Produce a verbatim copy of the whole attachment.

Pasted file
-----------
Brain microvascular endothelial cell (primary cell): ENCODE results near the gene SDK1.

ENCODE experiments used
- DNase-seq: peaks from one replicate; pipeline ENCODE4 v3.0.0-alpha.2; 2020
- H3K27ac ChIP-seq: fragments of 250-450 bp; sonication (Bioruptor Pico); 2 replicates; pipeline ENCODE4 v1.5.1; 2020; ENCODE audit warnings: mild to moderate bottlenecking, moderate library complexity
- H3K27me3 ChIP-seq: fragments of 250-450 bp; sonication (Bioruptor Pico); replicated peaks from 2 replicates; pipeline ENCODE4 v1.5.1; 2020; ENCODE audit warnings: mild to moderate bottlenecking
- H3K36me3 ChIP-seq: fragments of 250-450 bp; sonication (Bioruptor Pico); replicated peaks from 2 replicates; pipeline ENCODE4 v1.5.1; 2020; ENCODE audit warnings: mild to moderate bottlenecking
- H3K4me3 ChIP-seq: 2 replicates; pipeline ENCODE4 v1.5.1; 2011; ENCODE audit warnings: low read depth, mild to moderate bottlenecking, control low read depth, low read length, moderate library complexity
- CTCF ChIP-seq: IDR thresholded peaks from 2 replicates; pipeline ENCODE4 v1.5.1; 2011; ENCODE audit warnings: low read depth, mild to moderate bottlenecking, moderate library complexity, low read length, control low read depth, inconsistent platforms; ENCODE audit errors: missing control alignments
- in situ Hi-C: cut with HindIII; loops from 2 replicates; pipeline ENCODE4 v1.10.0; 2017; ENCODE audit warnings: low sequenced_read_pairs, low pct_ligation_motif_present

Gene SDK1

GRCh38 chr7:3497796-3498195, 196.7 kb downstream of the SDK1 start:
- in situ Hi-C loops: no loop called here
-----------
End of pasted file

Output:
Brain microvascular endothelial cell (primary cell): ENCODE results near the gene SDK1.

ENCODE experiments used
- DNase-seq: peaks from one replicate; pipeline ENCODE4 v3.0.0-alpha.2; 2020
- H3K27ac ChIP-seq: fragments of 250-450 bp; sonication (Bioruptor Pico); 2 replicates; pipeline ENCODE4 v1.5.1; 2020; ENCODE audit warnings: mild to moderate bottlenecking, moderate library complexity
- H3K27me3 ChIP-seq: fragments of 250-450 bp; sonication (Bioruptor Pico); replicated peaks from 2 replicates; pipeline ENCODE4 v1.5.1; 2020; ENCODE audit warnings: mild to moderate bottlenecking
- H3K36me3 ChIP-seq: fragments of 250-450 bp; sonication (Bioruptor Pico); replicated peaks from 2 replicates; pipeline ENCODE4 v1.5.1; 2020; ENCODE audit warnings: mild to moderate bottlenecking
- H3K4me3 ChIP-seq: 2 replicates; pipeline ENCODE4 v1.5.1; 2011; ENCODE audit warnings: low read depth, mild to moderate bottlenecking, control low read depth, low read length, moderate library complexity
- CTCF ChIP-seq: IDR thresholded peaks from 2 replicates; pipeline ENCODE4 v1.5.1; 2011; ENCODE audit warnings: low read depth, mild to moderate bottlenecking, moderate library complexity, low read length, control low read depth, inconsistent platforms; ENCODE audit errors: missing control alignments
- in situ Hi-C: cut with HindIII; loops from 2 replicates; pipeline ENCODE4 v1.10.0; 2017; ENCODE audit warnings: low sequenced_read_pairs, low pct_ligation_motif_present

Gene SDK1

GRCh38 chr7:3497796-3498195, 196.7 kb downstream of the SDK1 start:
- in situ Hi-C loops: no loop called here